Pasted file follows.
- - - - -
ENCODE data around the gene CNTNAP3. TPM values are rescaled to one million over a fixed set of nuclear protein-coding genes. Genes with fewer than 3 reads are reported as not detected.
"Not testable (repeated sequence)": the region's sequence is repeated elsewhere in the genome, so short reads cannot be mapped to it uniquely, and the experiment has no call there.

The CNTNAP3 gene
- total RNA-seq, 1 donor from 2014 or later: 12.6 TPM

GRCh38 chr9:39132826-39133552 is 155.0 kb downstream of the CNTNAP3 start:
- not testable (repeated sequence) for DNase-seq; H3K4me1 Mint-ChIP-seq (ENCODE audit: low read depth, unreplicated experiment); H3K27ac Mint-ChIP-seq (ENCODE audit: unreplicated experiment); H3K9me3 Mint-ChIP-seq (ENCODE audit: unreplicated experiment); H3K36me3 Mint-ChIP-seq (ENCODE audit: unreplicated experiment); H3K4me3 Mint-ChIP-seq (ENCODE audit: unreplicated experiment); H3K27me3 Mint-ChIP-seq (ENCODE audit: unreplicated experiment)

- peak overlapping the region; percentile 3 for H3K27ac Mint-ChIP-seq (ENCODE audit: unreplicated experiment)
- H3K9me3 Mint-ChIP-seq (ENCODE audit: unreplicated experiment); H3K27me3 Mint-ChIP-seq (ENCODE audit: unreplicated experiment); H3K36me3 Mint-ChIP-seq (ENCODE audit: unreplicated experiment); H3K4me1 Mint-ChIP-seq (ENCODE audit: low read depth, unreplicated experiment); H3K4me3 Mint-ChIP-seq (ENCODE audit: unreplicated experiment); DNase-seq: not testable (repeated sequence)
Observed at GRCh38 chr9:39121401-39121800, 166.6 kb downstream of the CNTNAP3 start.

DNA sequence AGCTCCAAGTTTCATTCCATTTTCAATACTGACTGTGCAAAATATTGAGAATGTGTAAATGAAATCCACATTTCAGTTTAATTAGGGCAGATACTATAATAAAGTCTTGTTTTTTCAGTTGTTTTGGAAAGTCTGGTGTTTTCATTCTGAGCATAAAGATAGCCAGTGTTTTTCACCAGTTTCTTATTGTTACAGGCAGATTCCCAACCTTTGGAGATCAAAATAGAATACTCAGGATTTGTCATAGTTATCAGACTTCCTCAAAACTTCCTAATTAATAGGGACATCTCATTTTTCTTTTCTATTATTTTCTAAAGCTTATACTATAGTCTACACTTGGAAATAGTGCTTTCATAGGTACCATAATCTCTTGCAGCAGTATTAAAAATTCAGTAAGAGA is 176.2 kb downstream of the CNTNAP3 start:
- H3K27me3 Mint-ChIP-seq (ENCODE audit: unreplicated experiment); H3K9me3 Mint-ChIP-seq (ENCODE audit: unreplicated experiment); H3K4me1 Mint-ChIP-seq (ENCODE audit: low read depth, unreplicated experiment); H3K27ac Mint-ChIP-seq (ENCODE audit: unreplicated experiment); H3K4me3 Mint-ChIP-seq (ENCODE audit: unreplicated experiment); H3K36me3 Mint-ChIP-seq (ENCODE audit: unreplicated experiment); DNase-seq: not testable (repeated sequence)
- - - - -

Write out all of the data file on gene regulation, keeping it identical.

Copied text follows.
ENCODE data around the gene CNTNAP3. TPM values are rescaled to one million over a fixed set of nuclear protein-coding genes. Genes with fewer than 3 reads are reported as not detected.
"Not testable (repeated sequence)": the region's sequence is repeated elsewhere in the genome, so short reads cannot be mapped to it uniquely, and the experiment has no call there.

The CNTNAP3 gene
- total RNA-seq, 1 donor from 2014 or later: 12.6 TPM

GRCh38 chr9:39132826-39133552 is 155.0 kb downstream of the CNTNAP3 start:
- not testable (repeated sequence) for DNase-seq; H3K4me1 Mint-ChIP-seq (ENCODE audit: low read depth, unreplicated experiment); H3K27ac Mint-ChIP-seq (ENCODE audit: unreplicated experiment); H3K9me3 Mint-ChIP-seq (ENCODE audit: unreplicated experiment); H3K36me3 Mint-ChIP-seq (ENCODE audit: unreplicated experiment); H3K4me3 Mint-ChIP-seq (ENCODE audit: unreplicated experiment); H3K27me3 Mint-ChIP-seq (ENCODE audit: unreplicated experiment)

- peak overlapping the region; percentile 3 for H3K27ac Mint-ChIP-seq (ENCODE audit: unreplicated experiment)
- H3K9me3 Mint-ChIP-seq (ENCODE audit: unreplicated experiment); H3K27me3 Mint-ChIP-seq (ENCODE audit: unreplicated experiment); H3K36me3 Mint-ChIP-seq (ENCODE audit: unreplicated experiment); H3K4me1 Mint-ChIP-seq (ENCODE audit: low read depth, unreplicated experiment); H3K4me3 Mint-ChIP-seq (ENCODE audit: unreplicated experiment); DNase-seq: not testable (repeated sequence)
Observed at GRCh38 chr9:39121401-39121800, 166.6 kb downstream of the CNTNAP3 start.

DNA sequence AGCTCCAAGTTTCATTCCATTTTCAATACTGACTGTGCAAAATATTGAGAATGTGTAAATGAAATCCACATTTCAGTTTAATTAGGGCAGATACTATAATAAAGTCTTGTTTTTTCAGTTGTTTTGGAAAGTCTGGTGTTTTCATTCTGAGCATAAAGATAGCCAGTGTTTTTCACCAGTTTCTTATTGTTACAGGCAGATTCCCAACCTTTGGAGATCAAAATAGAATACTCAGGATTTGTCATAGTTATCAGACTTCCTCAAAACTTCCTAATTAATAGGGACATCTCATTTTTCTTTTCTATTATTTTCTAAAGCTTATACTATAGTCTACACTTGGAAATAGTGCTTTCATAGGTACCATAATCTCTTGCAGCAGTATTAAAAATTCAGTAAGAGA is 176.2 kb downstream of the CNTNAP3 start:
- H3K27me3 Mint-ChIP-seq (ENCODE audit: unreplicated experiment); H3K9me3 Mint-ChIP-seq (ENCODE audit: unreplicated experiment); H3K4me1 Mint-ChIP-seq (ENCODE audit: low read depth, unreplicated experiment); H3K27ac Mint-ChIP-seq (ENCODE audit: unreplicated experiment); H3K4me3 Mint-ChIP-seq (ENCODE audit: unreplicated experiment); H3K36me3 Mint-ChIP-seq (ENCODE audit: unreplicated experiment); DNase-seq: not testable (repeated sequence)